I get that being a cop is difficult, for all kinds of reasons. One is that we don’t pay them, select them, or supervise them all that well. Also, the culture of many law enforcement agencies has some problems that new recruits have to adjust to – the blue code of silence or whatever it’s called. Clearly, there are a lot of trashy people in a country of over 300,000,000, and cops are on the front lines in dealing with them. So, I do think we should have police, but like most agencies – from schools to government to courts – the institution should be improved, amended, and altered. Social justice and civil liberties are two aspirational goals America was founded on (well, that is arguable).
That’s progressivism in a nutshell. Though I find police militarization to be highly questionable, and killings of unarmed black men unequivocally immoral, I want to broach the topic of civil forfeiture. It’s basically abused, and a lot of people are having their liberty violated. And guess what – almost everyone agrees!
I have known about this for a while, but am just now reading about it in The Week, a tidy little news digest I think I can recommend to you. The article was very well-written, concise, and informative, but I couldn’t find it online (I read the paper version). I did find a big report on the weighty Institute for Justice‘s website. It’s entitled “Policing for Profit.” So, essentially, there is this thing in America called “civil forfeiture.” It refers to “a controversial legal process that enables law-enforcement officials to seize cash, cars, property, and other assets from people who are merely suspected of criminal activity” (The Week). We are thus talking about social justice and civil liberties violations.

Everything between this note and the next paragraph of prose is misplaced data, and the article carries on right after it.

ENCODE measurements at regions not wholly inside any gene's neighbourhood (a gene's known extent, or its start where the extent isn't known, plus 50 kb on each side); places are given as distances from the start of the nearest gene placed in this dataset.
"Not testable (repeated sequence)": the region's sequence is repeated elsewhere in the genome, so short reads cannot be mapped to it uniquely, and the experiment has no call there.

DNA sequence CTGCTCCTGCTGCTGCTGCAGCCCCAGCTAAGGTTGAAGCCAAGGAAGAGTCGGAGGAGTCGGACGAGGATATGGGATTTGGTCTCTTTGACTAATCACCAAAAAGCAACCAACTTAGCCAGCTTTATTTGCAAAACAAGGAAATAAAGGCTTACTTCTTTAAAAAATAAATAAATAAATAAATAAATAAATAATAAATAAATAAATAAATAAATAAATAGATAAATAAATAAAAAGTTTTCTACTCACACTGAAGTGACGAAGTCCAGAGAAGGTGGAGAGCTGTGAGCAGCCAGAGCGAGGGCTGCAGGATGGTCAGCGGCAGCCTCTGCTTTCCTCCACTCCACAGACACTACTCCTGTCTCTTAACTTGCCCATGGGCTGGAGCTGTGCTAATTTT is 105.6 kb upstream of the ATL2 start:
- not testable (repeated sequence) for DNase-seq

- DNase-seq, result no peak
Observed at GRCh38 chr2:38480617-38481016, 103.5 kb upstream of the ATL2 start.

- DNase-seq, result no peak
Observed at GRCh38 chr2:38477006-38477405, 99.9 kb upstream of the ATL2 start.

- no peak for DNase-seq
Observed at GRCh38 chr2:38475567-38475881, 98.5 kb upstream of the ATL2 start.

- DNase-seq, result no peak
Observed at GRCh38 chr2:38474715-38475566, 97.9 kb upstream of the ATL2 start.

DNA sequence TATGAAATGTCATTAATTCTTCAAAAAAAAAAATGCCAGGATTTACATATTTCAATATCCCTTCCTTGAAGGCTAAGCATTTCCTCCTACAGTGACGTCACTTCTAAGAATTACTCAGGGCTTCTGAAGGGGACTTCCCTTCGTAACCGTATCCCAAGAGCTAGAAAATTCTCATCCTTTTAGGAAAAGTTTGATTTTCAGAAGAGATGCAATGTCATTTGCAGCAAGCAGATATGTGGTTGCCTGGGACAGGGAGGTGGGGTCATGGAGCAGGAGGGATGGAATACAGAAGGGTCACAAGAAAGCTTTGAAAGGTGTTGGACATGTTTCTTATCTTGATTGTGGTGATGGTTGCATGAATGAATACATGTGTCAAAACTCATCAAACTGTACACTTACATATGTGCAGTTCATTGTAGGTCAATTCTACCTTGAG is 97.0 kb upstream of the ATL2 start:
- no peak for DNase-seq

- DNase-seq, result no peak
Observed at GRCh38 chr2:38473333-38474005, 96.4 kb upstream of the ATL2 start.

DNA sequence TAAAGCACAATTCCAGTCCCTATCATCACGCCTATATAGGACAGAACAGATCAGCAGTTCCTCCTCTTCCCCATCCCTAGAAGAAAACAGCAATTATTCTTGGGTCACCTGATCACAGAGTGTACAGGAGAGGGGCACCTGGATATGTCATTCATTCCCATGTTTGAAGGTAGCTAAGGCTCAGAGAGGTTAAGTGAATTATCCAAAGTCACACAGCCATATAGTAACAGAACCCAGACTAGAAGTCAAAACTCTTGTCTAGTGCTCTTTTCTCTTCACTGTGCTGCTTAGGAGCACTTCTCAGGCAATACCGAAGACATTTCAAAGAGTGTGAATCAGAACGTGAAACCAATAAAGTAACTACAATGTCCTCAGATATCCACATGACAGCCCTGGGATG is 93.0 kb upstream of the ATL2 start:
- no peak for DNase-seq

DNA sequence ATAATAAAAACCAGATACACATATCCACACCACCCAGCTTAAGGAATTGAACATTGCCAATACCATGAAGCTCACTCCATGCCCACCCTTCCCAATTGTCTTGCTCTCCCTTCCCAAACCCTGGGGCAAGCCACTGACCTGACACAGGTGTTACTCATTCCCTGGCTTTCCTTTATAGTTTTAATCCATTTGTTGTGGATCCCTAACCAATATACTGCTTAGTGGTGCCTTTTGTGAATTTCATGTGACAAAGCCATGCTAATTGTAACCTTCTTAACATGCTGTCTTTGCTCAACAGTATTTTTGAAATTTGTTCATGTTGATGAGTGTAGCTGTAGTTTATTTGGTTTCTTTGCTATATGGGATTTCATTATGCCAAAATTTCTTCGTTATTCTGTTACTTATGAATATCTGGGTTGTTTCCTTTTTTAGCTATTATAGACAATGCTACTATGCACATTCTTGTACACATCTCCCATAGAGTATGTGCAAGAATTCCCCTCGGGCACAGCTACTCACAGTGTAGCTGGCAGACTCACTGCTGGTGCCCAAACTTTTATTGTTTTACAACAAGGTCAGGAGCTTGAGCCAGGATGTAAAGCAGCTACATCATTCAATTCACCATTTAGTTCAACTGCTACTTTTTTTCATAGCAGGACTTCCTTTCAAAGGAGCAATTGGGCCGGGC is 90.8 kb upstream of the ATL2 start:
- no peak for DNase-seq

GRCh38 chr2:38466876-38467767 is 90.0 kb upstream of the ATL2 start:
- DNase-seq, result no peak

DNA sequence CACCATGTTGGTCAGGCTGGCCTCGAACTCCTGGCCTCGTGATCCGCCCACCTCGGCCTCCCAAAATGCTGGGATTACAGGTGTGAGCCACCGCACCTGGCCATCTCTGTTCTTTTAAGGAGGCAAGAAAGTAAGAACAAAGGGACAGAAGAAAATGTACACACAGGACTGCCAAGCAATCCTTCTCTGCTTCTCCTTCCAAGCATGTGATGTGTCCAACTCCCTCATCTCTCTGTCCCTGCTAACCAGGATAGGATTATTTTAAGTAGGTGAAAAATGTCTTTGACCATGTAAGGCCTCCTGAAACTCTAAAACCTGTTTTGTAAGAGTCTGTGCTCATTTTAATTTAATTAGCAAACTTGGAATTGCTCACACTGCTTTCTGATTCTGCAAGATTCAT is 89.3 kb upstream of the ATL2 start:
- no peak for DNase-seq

Yes, you read that right – suspected criminal activity. The person who owns a car, for example, doesn’t even have to be arrested – let alone proven guilty. It’s basically if the officer feels it’s warranted. I hate to break this to some of you, but sometimes police officers are not the most trustworthy of individuals. I’m not sure if it is a hiring problem (on the agency’s part), or a function of low pay/long hours/difficult job/quasi-corrupt and overly-political bureaucracy, or a “self-selection bias” on the part of the applicants – guys who, as the phrase goes, want to “crack some skulls” and be paid (and typically, immune from liability). High school assholes, basically; the jock who bullied you, for example. The people who are supposed to be respecting our civil liberties sometimes – rarely, but to great effect –do not.